Team Competitive Edge, coached by Jackson Rudolph, Reid Presley, and Cole Presley, has become one of the premier teams in the sport in recent years. The team consistently takes home individual overall grand championships and they are the reigning U.S. Open ISKA Team Demonstration World Champions. Moving into the 2022 tournament season, they have made a huge move to deepen their roster and add seven junior competitors to the team. The new additions range from proven champions bringing their talents to the squad, some skilled workhorses who have previously joined the team for the Team Demo division, and some promising young stars who will be making their debut in the black belt division this year. Keep reading to learn more about each of the new additions (ordered alphabetically).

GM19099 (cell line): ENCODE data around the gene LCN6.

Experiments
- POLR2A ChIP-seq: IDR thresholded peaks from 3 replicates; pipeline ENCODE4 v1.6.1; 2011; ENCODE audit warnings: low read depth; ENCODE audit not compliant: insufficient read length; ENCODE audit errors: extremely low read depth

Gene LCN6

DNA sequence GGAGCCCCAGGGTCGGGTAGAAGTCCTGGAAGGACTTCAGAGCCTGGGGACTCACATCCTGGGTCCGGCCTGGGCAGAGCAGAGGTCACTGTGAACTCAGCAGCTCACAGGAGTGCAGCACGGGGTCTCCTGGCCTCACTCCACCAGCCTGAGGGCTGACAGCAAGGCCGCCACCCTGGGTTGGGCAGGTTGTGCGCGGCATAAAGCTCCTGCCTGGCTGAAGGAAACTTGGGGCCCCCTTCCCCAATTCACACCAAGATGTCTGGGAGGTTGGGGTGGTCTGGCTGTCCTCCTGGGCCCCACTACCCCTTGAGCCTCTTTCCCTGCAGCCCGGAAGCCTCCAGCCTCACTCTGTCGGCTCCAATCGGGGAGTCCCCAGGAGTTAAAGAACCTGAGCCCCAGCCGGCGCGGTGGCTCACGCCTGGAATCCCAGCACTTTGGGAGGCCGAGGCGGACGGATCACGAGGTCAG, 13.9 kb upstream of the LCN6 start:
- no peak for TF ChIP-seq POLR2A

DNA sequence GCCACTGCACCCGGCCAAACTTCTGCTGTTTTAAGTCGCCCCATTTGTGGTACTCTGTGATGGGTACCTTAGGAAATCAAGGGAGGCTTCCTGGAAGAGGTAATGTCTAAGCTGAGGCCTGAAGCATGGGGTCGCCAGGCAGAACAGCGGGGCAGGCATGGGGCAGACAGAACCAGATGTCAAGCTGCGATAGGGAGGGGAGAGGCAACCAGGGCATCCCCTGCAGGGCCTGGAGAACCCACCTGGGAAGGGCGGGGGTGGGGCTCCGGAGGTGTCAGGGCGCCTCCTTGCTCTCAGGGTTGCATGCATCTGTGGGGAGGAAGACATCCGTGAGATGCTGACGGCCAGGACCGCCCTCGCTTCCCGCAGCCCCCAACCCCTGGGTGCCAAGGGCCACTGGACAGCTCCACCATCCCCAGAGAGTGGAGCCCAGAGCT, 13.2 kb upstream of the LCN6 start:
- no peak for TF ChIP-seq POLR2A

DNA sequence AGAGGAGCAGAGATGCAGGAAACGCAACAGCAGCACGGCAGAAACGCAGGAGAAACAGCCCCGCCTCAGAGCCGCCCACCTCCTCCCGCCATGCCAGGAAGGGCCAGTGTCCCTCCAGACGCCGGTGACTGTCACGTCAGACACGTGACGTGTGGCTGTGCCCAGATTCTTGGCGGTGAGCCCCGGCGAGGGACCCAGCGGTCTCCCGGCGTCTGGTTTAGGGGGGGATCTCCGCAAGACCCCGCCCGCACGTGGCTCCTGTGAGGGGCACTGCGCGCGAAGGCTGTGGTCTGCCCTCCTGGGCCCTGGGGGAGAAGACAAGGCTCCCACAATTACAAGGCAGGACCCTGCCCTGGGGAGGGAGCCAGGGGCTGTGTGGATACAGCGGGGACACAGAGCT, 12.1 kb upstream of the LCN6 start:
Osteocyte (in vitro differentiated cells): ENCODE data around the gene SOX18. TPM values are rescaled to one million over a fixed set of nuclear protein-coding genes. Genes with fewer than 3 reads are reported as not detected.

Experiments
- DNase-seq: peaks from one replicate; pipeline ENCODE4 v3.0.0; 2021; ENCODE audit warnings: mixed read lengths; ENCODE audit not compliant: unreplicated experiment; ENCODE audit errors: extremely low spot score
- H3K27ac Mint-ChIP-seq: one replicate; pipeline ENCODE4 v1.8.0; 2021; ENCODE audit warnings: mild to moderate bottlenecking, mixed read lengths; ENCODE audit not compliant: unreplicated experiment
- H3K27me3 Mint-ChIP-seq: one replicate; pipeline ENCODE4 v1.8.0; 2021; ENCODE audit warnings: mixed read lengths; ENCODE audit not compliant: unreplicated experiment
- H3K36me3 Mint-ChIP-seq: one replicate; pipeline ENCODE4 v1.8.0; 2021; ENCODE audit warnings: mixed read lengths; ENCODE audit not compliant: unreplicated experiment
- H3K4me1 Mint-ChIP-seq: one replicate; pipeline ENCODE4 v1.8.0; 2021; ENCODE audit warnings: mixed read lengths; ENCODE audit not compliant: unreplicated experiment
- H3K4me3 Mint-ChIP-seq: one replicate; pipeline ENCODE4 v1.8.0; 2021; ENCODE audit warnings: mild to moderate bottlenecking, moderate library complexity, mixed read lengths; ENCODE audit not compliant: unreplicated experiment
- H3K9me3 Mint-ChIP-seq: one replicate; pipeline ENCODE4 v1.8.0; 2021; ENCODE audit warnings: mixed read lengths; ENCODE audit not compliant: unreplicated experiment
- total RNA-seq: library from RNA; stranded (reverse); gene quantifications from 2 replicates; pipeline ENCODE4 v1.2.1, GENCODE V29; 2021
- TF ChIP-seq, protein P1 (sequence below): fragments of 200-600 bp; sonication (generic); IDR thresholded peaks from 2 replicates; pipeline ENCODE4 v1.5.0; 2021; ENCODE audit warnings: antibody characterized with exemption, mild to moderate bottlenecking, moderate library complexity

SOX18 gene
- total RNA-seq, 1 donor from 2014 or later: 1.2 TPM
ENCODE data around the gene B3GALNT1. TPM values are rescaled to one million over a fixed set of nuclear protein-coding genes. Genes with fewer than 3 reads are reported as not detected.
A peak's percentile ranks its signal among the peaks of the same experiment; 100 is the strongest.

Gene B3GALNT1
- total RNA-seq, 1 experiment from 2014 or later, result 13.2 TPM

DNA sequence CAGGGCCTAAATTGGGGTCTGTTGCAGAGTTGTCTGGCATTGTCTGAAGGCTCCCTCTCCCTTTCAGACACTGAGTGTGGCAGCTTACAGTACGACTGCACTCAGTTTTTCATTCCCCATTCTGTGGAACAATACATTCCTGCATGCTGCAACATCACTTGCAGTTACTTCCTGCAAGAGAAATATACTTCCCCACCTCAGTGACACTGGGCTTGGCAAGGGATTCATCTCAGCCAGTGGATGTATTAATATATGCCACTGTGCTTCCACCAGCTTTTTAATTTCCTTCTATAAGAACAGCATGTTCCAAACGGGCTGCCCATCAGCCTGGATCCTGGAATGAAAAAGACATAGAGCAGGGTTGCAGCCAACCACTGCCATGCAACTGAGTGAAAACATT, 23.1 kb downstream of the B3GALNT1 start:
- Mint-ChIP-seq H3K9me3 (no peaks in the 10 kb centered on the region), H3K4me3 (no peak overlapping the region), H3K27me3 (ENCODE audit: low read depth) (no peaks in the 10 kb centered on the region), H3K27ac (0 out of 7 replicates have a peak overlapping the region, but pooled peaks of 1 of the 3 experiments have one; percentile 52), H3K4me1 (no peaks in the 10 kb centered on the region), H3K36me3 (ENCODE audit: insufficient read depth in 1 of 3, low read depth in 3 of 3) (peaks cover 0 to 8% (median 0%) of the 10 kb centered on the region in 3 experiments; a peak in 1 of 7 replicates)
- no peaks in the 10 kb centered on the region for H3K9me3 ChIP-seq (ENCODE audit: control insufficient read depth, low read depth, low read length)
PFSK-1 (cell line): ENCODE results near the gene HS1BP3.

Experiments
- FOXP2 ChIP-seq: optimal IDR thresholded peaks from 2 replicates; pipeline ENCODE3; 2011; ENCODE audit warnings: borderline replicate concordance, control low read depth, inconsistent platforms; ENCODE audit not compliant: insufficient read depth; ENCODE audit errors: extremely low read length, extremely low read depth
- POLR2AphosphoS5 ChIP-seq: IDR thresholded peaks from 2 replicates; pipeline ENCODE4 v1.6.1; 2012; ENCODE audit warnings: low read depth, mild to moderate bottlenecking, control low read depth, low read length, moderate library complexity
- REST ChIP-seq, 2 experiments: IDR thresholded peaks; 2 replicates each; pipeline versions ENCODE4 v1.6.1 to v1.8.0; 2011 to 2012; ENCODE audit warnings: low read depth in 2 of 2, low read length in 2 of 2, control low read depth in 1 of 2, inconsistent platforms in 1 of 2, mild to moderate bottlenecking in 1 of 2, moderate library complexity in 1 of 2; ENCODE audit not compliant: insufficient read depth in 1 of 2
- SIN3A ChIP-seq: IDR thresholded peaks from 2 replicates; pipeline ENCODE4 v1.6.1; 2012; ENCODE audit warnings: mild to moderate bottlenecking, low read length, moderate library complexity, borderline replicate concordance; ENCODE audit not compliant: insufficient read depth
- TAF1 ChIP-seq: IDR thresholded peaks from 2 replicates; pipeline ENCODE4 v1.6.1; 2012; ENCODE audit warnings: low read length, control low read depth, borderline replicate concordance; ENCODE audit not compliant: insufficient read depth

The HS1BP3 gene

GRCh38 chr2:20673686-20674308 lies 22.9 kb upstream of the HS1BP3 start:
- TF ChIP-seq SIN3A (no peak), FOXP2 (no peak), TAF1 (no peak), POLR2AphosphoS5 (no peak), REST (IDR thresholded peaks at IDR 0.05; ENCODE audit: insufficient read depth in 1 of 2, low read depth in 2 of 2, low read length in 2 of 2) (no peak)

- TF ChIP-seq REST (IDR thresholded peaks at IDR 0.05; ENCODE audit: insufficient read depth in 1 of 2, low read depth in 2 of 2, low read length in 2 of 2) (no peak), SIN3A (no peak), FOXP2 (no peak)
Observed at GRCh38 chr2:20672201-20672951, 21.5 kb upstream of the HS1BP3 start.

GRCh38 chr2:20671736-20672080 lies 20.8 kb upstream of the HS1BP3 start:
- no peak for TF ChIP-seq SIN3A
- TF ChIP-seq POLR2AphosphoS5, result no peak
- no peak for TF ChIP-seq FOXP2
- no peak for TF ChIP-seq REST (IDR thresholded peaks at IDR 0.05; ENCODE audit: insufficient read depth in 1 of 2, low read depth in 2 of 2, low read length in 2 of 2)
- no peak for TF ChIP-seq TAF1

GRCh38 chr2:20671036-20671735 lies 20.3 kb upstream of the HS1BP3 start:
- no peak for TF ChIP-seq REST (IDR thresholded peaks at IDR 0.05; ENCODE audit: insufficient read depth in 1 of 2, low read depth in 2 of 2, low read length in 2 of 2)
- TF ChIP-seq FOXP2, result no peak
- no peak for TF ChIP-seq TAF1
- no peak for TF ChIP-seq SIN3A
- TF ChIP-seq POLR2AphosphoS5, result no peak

Gavin Bodiford

Gavin Bodiford

Photo Courtesy: Kellie Austin Bodiford via Facebook

Bodiford is twelve years old and hails from Lebanon, Tennessee, a product of Premier Martial Arts Lebanon (formerly known as Success Martial Arts Center), where the Competitive Edge coaches have all earned black belts. He has five years of martial arts experience and was the 2020-2021 ProMAC Southern Region Champion in four divisions. He also finished the 2021 NASKA season in the top ten for creative, musical, and extreme forms and weapons. Bodiford is one of the competitors who has stepped up for Competitive Edge in the past, joining the demonstration team to help them secure the 2021 U.S. Open ISKA World Championship.

Riley Claire Carlisle

RC Carlisle

Photo Courtesy: Mallory Parker Carlisle

Carlisle (pictured with coach Sammy Smith) is a 10-year-old rising star from Starkville, Mississippi who has been training for four years. In the underbelt division, she has won grand championships at the Battle of Atlanta and numerous regional events. She holds multiple divisional and grand championship titles from the ProMAC circuit, and has amassed over ninety divisional wins in recent years. She is moving into the black belt division in 2022 and looks to continue her winning ways.

Kodi Molina